I first became familiar with Polish sculptor Magdalena Abakanowicz through her work "Standing Figures" that is visible in the Nelson-Atkins Museum of Art sculpture garden, this first place I visited on The Yellow Brick Road Trip (see my first trip here). So I was happy and surprised to see "Agora" in Grant Park while waiting for a CTA bus. I immediately recognized it as the work of Abakanowicz, she has an incredibly distinctive style of creating massive faceless bodies, an anonymous crowd.
"Agora" is 106 cast iron figures, each about 9 feet tall. Abakanowicz and three assistants hand created the molds for each individual figure and then spent three years (from 2004-2006) casting them. The name comes from the crowded appearance of the figures. The word "agora" refers to an open "place of assembly" in ancient Greek cities. In early history, Greek men would gather in the agora for military duty or to hear statements from the rulers. Later, the agora became a sort of marketplace. (Fun Fact: The term agoraphobia - the fear of being in crowds, public places, or open areas - is derived from the word agora.)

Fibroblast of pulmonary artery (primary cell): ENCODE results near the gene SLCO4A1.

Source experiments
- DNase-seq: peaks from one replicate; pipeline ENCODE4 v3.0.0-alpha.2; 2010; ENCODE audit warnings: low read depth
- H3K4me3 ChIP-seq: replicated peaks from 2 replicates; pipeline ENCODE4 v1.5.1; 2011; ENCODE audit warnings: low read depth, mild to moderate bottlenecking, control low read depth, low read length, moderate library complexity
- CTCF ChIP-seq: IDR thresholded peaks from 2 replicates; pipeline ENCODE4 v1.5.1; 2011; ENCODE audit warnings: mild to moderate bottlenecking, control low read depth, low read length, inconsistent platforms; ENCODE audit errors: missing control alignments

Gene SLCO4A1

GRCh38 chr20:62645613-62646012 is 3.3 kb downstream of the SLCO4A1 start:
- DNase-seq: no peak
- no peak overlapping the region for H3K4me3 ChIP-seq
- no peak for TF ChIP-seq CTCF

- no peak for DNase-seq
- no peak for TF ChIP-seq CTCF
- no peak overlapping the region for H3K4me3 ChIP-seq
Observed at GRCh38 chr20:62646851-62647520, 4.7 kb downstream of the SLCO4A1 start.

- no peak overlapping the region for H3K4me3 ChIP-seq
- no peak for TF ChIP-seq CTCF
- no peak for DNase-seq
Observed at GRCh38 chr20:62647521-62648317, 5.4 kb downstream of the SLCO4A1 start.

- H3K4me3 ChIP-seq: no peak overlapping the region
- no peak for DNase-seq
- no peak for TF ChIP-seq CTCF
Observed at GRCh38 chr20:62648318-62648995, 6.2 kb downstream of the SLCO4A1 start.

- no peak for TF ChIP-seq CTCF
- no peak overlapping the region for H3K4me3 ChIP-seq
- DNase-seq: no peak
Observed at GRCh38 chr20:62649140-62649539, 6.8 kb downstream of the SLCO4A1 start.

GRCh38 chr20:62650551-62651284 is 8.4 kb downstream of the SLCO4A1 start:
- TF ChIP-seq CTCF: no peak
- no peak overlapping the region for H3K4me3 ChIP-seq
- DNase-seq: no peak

Wandering through the figures is a bizarre feeling. In her work "Standing Figures" the bodies are hollowed out so you could theoretically step into them and be part of the art. But in "Agora," the figures are so towering but faceless that you really begin to feel as though you are wondering through a massive, anonymous crowd. It is an especially interesting commentary in a place like Chicago, where it is easy to become lost in the city crowd among a million other featureless faces. Sometimes, you do feel insignificant when your pressed into a packed L car, like a tiny nameless person unseen among the imposing bodies.
"Agora" is truly an amazing work and I continue to be in awe of Magdalena Abakanowicz's brilliance no matter where I find it - in Chicago or Kansas City.